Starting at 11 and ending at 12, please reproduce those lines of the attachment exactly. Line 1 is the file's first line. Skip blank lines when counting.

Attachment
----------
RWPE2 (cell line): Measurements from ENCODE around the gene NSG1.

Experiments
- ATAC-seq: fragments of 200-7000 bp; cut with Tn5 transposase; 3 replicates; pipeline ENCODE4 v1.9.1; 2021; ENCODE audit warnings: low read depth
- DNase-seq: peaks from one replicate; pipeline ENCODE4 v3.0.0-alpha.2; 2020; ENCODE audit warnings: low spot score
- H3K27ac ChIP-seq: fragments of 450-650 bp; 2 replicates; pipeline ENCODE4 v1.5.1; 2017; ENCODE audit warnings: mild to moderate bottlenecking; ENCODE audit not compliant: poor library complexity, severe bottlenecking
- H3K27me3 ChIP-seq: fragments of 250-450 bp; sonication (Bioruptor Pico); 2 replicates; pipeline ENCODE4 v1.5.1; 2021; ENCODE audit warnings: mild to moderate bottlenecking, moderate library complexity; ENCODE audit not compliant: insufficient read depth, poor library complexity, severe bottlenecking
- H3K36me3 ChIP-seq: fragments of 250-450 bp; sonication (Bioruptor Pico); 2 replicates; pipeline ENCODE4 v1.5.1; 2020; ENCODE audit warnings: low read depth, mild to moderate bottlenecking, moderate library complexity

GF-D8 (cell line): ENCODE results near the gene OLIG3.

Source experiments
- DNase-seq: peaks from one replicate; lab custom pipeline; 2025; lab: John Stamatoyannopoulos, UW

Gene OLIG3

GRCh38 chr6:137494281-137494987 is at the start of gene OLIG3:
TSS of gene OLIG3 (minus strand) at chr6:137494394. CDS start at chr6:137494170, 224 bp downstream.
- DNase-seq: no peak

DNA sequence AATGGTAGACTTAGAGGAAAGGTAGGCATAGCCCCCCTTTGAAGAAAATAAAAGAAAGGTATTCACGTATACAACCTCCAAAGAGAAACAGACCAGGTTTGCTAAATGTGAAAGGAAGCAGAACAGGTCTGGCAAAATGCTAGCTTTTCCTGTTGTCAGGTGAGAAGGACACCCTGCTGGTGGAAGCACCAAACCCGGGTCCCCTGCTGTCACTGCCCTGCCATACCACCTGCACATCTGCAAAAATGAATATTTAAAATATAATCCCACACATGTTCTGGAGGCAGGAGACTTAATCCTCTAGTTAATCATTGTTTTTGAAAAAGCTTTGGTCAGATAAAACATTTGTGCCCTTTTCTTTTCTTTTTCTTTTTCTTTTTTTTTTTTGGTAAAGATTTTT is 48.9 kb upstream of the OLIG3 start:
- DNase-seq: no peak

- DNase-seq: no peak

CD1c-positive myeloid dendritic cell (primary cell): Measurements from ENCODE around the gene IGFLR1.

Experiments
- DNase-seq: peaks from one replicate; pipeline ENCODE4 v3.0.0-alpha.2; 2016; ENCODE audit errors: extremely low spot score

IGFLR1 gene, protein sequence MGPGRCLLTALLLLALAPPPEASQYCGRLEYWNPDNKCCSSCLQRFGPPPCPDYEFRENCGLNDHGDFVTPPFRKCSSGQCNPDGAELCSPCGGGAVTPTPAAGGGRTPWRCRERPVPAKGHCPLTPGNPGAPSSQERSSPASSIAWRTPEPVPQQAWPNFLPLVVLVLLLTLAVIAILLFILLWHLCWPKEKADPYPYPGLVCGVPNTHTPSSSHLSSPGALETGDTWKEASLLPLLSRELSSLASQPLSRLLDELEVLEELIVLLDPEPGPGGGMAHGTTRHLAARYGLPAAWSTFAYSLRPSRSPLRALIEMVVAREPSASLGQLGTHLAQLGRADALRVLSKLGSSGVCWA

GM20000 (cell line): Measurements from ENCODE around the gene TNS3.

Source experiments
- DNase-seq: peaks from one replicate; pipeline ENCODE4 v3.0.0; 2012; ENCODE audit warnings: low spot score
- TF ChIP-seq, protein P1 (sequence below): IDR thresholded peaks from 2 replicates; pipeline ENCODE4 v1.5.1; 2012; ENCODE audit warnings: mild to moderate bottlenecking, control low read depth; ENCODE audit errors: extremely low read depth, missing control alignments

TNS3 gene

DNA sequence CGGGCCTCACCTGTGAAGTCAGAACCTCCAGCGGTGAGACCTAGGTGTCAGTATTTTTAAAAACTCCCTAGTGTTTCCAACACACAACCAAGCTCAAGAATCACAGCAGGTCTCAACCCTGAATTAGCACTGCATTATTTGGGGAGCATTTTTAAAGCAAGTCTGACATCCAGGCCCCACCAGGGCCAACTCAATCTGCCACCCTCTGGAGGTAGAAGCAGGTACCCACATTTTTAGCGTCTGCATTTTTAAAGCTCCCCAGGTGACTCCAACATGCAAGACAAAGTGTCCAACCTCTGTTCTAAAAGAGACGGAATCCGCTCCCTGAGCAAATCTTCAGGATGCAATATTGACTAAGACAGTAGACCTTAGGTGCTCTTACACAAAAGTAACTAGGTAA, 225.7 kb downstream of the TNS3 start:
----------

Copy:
Gene OLIG3

GRCh38 chr6:137494281-137494987 is at the start of gene OLIG3: